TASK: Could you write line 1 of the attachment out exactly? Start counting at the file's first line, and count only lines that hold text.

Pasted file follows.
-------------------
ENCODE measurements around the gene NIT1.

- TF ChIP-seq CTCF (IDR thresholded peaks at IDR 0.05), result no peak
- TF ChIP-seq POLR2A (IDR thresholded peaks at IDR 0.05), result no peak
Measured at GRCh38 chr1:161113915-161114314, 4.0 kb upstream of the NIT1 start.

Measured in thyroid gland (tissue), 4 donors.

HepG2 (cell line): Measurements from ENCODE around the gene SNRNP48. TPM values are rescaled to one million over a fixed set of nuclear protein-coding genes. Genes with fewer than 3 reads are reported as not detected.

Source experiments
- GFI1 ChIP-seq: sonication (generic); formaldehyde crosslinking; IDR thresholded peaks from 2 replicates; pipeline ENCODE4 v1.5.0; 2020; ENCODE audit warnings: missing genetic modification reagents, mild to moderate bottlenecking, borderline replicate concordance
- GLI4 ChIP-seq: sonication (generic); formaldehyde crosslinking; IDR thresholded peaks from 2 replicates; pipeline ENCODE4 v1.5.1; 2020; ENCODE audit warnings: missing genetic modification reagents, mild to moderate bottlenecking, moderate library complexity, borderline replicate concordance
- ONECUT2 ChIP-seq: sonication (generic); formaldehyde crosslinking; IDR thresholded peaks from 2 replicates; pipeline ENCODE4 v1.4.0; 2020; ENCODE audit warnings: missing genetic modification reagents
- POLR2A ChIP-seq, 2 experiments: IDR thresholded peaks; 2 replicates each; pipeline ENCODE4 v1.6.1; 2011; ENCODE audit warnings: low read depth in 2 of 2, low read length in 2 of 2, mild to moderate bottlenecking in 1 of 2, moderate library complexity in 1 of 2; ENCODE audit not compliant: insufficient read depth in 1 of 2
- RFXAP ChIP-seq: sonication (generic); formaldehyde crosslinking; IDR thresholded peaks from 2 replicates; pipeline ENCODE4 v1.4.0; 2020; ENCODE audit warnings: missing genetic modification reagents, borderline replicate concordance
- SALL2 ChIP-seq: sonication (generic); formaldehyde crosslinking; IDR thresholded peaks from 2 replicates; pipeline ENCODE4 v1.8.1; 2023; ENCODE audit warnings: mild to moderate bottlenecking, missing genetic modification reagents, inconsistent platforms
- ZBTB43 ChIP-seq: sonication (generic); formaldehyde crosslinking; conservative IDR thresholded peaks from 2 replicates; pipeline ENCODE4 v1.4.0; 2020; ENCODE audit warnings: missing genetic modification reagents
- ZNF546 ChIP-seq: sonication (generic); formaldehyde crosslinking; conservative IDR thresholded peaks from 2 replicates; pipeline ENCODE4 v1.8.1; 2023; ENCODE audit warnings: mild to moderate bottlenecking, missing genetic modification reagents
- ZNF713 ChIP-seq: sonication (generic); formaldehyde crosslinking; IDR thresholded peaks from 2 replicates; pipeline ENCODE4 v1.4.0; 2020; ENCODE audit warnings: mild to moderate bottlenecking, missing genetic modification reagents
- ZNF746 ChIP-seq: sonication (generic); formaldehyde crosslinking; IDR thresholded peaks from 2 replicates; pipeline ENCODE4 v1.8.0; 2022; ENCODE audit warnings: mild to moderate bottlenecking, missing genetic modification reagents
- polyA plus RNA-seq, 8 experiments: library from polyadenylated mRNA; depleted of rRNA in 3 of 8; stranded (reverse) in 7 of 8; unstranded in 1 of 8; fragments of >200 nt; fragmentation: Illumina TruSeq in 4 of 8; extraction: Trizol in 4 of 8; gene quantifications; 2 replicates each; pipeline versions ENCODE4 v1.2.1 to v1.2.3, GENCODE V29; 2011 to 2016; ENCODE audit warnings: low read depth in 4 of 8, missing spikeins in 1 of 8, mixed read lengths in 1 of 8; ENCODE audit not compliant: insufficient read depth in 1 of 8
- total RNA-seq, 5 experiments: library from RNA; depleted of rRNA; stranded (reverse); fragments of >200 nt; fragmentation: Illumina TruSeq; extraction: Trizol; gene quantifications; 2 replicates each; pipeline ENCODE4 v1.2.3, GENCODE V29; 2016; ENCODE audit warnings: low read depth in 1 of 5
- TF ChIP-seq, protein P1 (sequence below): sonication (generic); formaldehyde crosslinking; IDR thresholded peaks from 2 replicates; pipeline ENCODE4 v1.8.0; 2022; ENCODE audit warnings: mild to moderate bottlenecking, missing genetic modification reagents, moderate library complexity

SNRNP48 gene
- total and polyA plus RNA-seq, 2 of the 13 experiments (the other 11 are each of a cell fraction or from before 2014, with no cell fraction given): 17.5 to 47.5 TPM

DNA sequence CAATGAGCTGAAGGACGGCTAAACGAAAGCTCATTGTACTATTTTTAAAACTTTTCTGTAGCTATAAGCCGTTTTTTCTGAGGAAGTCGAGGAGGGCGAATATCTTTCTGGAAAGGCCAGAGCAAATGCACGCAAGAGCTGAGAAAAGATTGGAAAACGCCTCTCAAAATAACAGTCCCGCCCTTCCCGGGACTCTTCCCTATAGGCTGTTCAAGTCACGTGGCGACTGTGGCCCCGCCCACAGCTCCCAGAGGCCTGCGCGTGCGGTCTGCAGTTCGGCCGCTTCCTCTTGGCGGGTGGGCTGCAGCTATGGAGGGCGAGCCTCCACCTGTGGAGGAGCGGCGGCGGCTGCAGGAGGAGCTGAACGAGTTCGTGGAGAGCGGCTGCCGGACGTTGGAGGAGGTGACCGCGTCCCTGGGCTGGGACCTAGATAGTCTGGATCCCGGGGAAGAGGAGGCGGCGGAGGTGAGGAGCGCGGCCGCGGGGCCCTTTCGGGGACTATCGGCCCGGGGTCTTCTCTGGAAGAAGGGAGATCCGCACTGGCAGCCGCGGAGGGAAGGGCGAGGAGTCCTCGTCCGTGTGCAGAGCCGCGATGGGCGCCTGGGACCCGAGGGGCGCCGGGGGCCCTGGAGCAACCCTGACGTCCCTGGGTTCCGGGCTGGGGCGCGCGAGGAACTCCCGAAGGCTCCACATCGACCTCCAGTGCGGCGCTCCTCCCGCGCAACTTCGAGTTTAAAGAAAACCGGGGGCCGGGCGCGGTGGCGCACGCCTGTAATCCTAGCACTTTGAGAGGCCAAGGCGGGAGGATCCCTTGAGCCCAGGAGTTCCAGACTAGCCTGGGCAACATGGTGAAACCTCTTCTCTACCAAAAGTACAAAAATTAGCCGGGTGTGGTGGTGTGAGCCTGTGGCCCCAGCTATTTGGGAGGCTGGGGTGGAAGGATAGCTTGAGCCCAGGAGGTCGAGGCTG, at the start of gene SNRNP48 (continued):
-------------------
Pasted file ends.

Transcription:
ENCODE measurements around the gene NIT1.